How Ketchup Works

Kids have a special love for ketchup. Westend61/Getty Images
Kids have a special love for ketchup. Westend61/Getty Images

About 97 percent of Americans have a bottle of ketchup in their kitchens [source: Newman]. With such a devoted fan base, you'd think ketchup was a U.S. invention. Far from it. Ketchup, or ke-tchup as it was originally called, was first created in Asia. The earliest recipe on record was found in China, dating from 544 C.E. and was a recipe for preserving fish. Ketchup took a winding route to North America, traveling first to Europe in the 1600s via Dutch- and English-flagged ships. By the mid-18th century, ketchup was a British staple [sources: Gandhi, Bratskeir]. But it wasn't the condiment you might know.

The original ke-tchup was a spiced sauce made from various items such as anchovies or lemon, but not tomato. The addition of tomatoes didn't happen until America's colonial period — tomatoes are a plant native to North America. After the Civil War, tomato-based ketchup became entrenched in American society [sources: Gandhi].


Originally, Americans used ketchup as an ingredient in foods such as pies and sauces. They also ladled it onto meat, fish and poultry during cooking, much like barbecue sauce. It wasn't until the early 20th century that ketchup was reinvented as a condiment, when hot dogs, hamburgers and french fries entered the American diet [source: Smith].

Today, Kraft Heinz (formerly the H.J. Heinz Company) is the world's biggest ketchup producer, selling more than 650 million bottles of the sauce annually [source: Higginbotham]. Heinz controls more than 60 percent of the U.S. ketchup market and 29 percent of the world market [source: Financial Post].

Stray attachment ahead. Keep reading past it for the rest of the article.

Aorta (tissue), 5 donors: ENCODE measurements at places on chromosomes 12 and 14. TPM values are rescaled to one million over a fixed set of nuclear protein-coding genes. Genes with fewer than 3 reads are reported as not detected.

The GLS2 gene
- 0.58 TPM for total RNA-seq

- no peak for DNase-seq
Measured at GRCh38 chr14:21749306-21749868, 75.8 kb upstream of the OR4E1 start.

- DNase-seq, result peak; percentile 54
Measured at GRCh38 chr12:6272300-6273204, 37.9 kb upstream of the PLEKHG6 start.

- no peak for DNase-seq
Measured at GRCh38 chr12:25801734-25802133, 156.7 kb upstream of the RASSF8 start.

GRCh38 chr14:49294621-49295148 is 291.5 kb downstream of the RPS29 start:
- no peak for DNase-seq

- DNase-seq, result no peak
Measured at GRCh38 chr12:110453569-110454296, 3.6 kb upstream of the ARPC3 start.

Tomato ketchup has been the standard in the U.S. since the late 1800s. In 2004, Malcolm Gladwell wrote an article for The New Yorker asking why so many varieties of mustard exist, yet ketchup hadn't changed much over the past 100 years. The answer, he said, was that ketchup (as perfected by Heinz) appealed to all five fundamental tastes on the human palate: sweet, salty, sour, bitter and umami. "How many things in the supermarket run the sensory spectrum like this?"Gladwell wrote.

That's not to say no company has ever innovated its ketchup recipe. You can find it in flavors such as jalapeño, balsamic vinegar, and caramelized onion and bacon. There are ketchup-flavored chips on grocery store shelves, and Baskin-Robbins even once flirted with ketchup-flavored ice cream [source: Nelson]. Thankfully, that one never left the test labs. One's love of ketchup does have its limits.

What's in Ketchup?

Homemade ketchup sits on a spoon. Zoryana Ivchenko/Getty Images
Homemade ketchup sits on a spoon. Zoryana Ivchenko/Getty Images

How about topping your next hamburger with the stomach, intestine and bladder of a yellow fish? Those were the ingredients in the first ketchup recipe ever recorded. Because back in ketchup's early days (the 6th century), in China's Fujian province, the sauce was a bitter pickled fish brine [sources: Lewis, Bratskeir].

Luckily, that recipe changed considerably as the original ke-tchup traveled around the globe. America's first printed ketchup recipe, published in 1758 in "The Compleat Housewife," was created from anchovies, cloves, ginger and pepper. The sauce was actually more like a chutney [source: Gandhi].